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As far as I could tell, most people in Japan get around by walking, bicycling, and taking the train. There were cars on the streets, of course, but on the smaller streets I usually only saw one at a time, and even on the main streets I never saw any real congestion. The speed limits are lower, too, so the cars don't make as much noise.

The analytical part of my mind would like to point out that if the streets aren't packed to capacity, there must be other limiting factors at work. I'm guessing the main ones are cultural, that it's normal to not own a car, and economic, that it's expensive.

Walking around Fuchu was quite pleasant. For one thing, the walk signals at the intersections were actually timed so that people would have time to walk across. The smaller streets were especially nice.

I didn't get a chance to try bicycling, but I sure saw a lot of bicycles. The most impressive evidence came from the street that ran under the train station, where during the day there were always several hundred bicycles parked. There were also just a lot of people riding around on bicycles all the time all one-speed bicycles, as far as I could tell. While walking around, I saw some nice bike paths, one running through town and one running along the Tama river.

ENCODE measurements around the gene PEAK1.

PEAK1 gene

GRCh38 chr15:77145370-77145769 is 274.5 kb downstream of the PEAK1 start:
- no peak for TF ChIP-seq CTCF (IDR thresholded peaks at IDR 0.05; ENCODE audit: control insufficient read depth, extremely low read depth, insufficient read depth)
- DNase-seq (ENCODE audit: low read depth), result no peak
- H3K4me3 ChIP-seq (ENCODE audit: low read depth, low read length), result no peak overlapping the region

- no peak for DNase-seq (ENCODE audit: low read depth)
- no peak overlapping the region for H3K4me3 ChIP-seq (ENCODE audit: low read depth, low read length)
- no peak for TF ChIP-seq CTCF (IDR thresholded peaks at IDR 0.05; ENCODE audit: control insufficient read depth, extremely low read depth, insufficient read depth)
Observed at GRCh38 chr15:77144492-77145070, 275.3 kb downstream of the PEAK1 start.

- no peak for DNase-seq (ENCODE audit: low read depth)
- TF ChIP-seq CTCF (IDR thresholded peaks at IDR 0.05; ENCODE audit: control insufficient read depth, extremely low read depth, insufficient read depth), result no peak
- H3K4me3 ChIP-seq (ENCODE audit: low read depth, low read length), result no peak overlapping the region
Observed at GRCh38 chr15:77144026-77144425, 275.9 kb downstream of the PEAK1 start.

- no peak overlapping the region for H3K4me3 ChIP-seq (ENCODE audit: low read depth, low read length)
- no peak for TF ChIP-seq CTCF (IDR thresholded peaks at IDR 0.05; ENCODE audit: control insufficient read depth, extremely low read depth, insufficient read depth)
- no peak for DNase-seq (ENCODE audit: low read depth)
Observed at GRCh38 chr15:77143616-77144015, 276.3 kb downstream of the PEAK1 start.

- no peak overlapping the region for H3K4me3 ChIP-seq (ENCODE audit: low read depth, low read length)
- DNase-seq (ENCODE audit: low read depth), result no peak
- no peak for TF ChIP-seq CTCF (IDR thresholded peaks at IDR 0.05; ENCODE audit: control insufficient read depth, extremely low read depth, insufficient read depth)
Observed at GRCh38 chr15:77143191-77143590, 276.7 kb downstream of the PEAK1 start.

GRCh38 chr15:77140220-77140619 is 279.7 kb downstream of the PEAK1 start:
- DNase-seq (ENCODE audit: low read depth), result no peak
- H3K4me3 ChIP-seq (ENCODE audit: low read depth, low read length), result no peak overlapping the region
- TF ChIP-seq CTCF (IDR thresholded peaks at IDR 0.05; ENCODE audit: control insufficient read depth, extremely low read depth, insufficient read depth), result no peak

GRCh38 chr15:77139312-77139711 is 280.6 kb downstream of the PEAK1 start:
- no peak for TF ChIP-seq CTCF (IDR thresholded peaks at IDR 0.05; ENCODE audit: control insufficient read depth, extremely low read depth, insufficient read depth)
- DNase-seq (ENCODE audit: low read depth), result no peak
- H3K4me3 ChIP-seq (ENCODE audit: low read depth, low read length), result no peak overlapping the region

The trains were pleasant, too, all clean and well-maintained, and all very punctual. The most interesting thing that happened on the train happened the very first time we rode one, as we were heading out to Fuchu during what turned out to be rush hour. People were really packed in like sardines and that was before the pusher came by to pack us in better and let more people get on. We only ran into that that one time, though.

For me, the real proof that people in Japan don't drive much came when we went to dinner one night with three of our hosts. All three were managers at NEC, although of different levels. First of all, we all walked over to the restaurant. That was a fifteen-minute walk, but I didn't take much notice of it since the restaurant was in the same direction as the train station, and we'd been walking there all week. It was what happened afterward that was interesting. One of our hosts left on foot, since it was, as he said, only an additional twenty-minute walk home; one left on the bicycle he'd brought along from NEC; and one rode on the train with us, since he was going the same way.


  See Also

  Visit to Japan, A

@ October (2001)